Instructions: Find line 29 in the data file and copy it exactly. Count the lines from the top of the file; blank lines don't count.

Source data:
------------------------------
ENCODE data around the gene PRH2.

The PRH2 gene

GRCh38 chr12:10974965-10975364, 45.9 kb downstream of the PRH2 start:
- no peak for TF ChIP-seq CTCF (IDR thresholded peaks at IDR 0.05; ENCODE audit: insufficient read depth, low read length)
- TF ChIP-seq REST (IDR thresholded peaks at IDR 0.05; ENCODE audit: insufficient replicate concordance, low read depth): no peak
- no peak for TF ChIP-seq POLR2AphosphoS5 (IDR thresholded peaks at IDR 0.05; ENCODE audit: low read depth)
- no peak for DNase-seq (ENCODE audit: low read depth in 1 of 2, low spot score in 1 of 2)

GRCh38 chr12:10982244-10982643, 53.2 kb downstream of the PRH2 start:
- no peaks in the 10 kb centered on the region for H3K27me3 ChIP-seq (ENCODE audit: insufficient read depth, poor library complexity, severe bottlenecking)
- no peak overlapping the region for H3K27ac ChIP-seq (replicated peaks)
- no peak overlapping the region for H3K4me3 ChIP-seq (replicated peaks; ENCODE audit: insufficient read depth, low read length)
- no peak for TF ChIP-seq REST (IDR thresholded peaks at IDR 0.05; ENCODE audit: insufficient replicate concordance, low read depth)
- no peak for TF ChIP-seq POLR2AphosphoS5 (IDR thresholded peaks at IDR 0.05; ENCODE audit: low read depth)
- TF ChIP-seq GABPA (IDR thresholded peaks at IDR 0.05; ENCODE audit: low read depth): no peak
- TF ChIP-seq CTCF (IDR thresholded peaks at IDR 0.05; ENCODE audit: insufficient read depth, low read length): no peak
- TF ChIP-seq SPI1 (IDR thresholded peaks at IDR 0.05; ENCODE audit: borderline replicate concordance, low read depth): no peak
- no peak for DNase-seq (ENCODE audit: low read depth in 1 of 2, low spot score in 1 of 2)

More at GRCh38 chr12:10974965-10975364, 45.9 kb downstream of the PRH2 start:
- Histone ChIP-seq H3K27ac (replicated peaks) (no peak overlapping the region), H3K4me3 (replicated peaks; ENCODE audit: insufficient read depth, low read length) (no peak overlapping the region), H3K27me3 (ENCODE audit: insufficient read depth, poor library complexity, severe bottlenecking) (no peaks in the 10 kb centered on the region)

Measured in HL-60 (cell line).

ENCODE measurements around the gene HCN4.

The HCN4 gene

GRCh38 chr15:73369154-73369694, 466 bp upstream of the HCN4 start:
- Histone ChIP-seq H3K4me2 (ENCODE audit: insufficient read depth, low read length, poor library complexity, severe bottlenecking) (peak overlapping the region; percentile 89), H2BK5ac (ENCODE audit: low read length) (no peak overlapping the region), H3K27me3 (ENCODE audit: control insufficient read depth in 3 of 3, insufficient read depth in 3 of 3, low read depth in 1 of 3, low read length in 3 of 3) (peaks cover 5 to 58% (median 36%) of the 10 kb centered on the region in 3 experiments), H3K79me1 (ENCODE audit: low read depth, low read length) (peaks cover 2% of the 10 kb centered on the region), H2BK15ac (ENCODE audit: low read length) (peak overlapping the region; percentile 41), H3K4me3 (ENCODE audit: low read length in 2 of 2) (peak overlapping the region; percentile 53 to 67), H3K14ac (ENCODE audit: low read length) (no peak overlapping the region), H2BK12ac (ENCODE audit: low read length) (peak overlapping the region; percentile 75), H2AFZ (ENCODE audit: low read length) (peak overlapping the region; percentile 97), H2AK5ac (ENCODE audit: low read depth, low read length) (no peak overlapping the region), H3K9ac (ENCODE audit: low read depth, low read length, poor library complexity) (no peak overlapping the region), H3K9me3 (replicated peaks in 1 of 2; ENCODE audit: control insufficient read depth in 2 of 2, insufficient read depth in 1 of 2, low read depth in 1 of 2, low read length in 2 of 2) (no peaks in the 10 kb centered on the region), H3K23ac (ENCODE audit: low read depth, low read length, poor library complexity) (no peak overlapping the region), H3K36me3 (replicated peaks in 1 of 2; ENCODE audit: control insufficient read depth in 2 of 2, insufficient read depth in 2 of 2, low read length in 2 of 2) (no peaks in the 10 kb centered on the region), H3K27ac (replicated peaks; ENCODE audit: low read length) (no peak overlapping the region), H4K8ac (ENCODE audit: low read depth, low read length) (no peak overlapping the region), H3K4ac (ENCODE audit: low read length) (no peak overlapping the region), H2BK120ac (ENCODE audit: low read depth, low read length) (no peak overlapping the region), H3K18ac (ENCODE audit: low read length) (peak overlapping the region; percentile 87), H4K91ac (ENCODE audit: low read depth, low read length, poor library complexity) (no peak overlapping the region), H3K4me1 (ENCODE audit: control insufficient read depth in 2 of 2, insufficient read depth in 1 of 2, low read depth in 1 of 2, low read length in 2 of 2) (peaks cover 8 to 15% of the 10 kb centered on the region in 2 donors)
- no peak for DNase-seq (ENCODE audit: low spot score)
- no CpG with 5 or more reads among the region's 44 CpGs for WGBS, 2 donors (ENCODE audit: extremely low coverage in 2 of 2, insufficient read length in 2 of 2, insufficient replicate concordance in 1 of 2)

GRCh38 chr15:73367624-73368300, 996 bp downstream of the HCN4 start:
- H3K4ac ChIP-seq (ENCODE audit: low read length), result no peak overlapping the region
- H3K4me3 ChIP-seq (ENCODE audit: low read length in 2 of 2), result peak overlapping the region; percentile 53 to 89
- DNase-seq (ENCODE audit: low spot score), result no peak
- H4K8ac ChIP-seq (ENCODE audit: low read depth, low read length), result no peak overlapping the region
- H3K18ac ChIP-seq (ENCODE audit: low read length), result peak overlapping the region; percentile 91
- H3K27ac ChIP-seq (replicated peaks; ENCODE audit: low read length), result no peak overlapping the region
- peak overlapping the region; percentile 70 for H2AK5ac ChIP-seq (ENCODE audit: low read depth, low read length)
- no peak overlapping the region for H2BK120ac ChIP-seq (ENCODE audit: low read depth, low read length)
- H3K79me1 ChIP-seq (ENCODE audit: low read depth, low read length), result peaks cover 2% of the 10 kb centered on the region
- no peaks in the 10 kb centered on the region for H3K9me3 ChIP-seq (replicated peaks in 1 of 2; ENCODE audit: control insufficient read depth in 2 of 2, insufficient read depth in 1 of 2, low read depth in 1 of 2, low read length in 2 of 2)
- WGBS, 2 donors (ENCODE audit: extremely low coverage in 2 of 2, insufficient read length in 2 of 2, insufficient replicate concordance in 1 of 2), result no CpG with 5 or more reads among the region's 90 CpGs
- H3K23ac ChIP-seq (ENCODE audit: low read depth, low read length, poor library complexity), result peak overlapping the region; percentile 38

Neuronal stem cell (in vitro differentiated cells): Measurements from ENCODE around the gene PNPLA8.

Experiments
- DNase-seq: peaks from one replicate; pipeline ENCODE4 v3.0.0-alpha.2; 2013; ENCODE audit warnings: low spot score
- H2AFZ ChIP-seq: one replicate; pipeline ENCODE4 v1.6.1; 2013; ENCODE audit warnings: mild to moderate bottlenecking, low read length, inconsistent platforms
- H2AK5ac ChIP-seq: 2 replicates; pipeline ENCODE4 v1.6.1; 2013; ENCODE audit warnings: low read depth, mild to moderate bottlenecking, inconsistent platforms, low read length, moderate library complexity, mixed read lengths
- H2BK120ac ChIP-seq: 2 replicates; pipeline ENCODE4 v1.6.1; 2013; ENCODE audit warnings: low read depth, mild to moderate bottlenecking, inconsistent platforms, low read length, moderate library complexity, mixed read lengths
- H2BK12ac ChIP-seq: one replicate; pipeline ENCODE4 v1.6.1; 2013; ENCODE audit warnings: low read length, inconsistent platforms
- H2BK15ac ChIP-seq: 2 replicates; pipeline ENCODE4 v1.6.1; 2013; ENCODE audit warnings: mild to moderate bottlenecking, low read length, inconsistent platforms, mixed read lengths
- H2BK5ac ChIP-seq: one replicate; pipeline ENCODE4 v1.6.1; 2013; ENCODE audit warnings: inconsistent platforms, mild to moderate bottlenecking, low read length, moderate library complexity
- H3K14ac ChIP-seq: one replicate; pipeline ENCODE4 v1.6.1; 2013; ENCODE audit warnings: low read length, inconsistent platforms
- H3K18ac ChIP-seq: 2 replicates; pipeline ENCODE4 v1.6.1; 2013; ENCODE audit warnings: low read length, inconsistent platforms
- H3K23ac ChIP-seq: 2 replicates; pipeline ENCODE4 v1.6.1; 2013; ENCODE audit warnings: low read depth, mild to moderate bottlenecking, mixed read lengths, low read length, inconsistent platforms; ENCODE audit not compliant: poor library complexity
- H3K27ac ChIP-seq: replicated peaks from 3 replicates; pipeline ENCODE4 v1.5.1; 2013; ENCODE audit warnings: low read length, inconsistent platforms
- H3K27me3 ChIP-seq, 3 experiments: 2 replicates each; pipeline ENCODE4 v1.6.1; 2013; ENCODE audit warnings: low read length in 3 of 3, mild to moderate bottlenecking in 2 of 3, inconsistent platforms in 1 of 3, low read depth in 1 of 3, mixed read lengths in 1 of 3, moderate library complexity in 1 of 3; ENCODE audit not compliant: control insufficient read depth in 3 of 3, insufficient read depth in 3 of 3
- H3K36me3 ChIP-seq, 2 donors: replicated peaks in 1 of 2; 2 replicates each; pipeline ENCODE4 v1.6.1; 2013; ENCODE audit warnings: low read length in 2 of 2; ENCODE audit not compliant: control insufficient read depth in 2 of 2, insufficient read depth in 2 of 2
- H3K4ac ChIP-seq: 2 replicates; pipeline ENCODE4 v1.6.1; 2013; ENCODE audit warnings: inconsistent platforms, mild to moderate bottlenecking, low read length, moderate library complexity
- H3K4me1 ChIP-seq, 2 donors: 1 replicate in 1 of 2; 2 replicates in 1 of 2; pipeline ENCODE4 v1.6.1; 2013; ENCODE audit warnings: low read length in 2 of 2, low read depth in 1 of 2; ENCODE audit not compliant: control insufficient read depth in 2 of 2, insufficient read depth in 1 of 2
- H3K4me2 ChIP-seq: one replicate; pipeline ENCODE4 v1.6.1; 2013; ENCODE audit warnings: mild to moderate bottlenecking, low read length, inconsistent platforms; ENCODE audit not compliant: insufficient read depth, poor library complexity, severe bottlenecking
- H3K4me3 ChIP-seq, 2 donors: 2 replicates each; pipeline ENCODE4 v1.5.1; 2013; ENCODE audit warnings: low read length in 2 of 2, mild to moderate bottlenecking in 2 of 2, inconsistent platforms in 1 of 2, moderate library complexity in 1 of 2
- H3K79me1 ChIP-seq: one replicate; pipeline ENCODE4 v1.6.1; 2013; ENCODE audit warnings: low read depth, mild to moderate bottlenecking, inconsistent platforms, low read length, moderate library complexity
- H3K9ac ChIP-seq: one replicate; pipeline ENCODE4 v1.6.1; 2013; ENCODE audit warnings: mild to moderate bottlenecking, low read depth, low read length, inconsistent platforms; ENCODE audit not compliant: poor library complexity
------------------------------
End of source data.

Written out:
- H3K4me3 ChIP-seq (ENCODE audit: low read length in 2 of 2), result peak overlapping the region; percentile 53 to 89